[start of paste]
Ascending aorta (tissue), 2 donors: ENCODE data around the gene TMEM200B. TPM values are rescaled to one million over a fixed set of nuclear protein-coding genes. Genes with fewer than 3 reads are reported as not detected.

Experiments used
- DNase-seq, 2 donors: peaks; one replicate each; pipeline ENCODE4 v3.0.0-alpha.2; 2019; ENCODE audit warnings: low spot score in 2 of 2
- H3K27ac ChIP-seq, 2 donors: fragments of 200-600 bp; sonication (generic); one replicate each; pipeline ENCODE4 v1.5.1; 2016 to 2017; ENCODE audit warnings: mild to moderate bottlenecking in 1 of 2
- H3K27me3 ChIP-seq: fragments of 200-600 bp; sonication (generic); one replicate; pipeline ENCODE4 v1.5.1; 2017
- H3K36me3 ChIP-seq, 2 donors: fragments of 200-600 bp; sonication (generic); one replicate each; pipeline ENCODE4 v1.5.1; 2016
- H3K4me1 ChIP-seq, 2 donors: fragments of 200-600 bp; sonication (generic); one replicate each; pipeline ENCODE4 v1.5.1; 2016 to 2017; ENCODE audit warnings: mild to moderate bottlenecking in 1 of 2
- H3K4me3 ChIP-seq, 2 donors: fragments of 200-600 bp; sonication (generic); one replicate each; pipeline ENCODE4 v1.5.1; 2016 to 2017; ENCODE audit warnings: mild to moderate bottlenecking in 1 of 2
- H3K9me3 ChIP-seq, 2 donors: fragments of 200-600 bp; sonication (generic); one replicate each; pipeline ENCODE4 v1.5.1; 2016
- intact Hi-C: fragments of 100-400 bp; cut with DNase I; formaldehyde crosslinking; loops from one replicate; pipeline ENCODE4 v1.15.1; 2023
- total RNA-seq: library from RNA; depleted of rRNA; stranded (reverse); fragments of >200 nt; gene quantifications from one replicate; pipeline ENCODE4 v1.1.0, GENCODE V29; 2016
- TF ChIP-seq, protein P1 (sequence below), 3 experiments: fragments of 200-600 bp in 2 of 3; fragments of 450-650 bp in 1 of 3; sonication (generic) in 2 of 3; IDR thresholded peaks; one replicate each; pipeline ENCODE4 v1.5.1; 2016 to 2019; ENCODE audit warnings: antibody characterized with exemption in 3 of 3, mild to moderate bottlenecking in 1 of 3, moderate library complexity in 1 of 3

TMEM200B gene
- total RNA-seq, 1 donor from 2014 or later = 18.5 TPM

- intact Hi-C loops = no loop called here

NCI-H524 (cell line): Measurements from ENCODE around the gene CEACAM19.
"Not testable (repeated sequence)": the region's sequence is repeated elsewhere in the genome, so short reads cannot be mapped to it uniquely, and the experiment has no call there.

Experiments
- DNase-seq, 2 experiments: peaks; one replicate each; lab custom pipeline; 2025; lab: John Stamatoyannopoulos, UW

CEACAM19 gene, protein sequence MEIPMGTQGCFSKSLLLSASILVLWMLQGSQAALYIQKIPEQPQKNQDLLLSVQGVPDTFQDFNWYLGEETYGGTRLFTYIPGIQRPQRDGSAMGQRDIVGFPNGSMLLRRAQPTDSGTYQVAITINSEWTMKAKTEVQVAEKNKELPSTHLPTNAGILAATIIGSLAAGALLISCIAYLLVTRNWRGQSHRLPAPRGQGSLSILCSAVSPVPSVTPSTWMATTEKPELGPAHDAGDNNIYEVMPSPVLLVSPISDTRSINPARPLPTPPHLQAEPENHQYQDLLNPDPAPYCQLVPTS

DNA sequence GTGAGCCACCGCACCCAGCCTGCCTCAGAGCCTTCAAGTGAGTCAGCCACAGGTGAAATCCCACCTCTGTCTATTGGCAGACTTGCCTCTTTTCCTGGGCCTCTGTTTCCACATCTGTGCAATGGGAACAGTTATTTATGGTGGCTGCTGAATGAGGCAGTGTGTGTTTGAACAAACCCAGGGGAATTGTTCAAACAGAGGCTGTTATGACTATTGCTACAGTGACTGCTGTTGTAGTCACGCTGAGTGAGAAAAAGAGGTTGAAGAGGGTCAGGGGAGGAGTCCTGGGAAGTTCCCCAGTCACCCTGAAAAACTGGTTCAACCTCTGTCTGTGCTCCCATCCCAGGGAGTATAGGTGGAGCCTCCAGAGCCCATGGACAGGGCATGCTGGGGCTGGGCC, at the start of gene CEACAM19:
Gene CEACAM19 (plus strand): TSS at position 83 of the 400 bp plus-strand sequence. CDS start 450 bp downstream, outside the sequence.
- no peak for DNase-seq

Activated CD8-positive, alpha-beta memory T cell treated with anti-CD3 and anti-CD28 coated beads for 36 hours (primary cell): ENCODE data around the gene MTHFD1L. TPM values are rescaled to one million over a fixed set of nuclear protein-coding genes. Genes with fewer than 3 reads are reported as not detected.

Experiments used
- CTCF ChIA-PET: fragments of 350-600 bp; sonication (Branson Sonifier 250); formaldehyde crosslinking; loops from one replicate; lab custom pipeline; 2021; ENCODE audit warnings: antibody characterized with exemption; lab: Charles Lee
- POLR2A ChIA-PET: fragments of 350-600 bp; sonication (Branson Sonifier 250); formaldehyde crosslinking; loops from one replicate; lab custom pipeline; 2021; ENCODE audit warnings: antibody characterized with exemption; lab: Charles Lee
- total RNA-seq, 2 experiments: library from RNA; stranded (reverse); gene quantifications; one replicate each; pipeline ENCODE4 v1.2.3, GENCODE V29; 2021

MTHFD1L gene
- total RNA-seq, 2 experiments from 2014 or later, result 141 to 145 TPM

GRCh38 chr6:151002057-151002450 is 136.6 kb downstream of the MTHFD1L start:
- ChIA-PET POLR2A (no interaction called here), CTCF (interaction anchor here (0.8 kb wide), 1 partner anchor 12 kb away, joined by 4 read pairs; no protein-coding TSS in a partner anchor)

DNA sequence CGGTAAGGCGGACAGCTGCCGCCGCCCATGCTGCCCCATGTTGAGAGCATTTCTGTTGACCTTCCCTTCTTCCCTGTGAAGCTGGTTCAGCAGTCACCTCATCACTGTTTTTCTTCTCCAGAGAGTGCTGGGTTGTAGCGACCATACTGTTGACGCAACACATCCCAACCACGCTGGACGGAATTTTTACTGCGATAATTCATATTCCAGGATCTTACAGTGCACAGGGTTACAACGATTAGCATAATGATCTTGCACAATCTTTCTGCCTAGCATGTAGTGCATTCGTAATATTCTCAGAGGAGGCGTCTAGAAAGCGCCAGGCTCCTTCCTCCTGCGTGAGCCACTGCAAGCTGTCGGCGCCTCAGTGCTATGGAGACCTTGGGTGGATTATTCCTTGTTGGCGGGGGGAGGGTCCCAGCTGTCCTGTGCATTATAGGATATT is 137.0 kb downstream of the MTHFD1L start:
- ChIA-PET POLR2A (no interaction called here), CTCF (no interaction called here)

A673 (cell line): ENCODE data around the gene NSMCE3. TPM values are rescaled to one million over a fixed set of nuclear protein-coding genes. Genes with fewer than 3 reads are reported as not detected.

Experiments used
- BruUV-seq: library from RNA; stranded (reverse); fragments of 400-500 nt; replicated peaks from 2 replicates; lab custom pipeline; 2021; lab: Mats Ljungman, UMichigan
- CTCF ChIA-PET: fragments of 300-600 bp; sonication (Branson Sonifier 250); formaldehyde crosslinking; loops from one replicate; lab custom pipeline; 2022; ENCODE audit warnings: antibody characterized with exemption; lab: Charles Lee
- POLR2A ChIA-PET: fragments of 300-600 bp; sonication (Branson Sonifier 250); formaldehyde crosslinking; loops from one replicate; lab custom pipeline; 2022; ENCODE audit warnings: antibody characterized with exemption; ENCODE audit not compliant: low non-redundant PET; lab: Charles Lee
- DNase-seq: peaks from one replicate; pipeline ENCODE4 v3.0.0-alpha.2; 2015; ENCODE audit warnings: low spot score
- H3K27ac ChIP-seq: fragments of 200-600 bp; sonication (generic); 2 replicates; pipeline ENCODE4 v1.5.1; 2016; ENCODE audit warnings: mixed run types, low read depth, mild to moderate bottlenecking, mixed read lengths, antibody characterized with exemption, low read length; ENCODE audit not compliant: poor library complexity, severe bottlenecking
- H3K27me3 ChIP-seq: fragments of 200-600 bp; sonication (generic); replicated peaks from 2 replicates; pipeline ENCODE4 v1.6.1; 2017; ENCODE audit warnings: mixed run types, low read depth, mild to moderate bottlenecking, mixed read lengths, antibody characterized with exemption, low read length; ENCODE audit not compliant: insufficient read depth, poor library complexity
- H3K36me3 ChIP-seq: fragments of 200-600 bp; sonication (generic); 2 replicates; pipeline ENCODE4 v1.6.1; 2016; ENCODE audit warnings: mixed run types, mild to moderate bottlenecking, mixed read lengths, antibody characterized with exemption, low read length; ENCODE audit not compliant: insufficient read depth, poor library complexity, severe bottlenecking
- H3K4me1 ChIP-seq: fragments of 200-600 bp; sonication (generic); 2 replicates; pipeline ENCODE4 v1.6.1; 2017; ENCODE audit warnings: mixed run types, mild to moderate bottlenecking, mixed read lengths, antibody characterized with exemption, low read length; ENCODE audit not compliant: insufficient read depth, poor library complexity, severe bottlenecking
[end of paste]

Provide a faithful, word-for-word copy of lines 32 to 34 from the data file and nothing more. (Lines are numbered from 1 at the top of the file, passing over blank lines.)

- ChIA-PET POLR2A (no interaction called here), CTCF (interaction anchor here (0.8 kb wide), 1 partner anchor 12 kb away, joined by 4 read pairs; no protein-coding TSS in a partner anchor)

DNA sequence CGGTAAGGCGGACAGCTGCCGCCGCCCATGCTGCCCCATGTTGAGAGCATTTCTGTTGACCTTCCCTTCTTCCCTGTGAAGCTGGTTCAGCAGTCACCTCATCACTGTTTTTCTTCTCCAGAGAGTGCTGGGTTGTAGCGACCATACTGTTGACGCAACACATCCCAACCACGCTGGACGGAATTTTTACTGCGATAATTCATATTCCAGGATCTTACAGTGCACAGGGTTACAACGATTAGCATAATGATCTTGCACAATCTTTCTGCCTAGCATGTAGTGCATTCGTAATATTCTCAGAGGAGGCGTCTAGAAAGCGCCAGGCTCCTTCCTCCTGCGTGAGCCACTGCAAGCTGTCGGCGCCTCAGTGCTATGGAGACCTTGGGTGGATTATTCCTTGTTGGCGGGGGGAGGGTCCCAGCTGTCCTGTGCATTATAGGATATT is 137.0 kb downstream of the MTHFD1L start:
- ChIA-PET POLR2A (no interaction called here), CTCF (no interaction called here)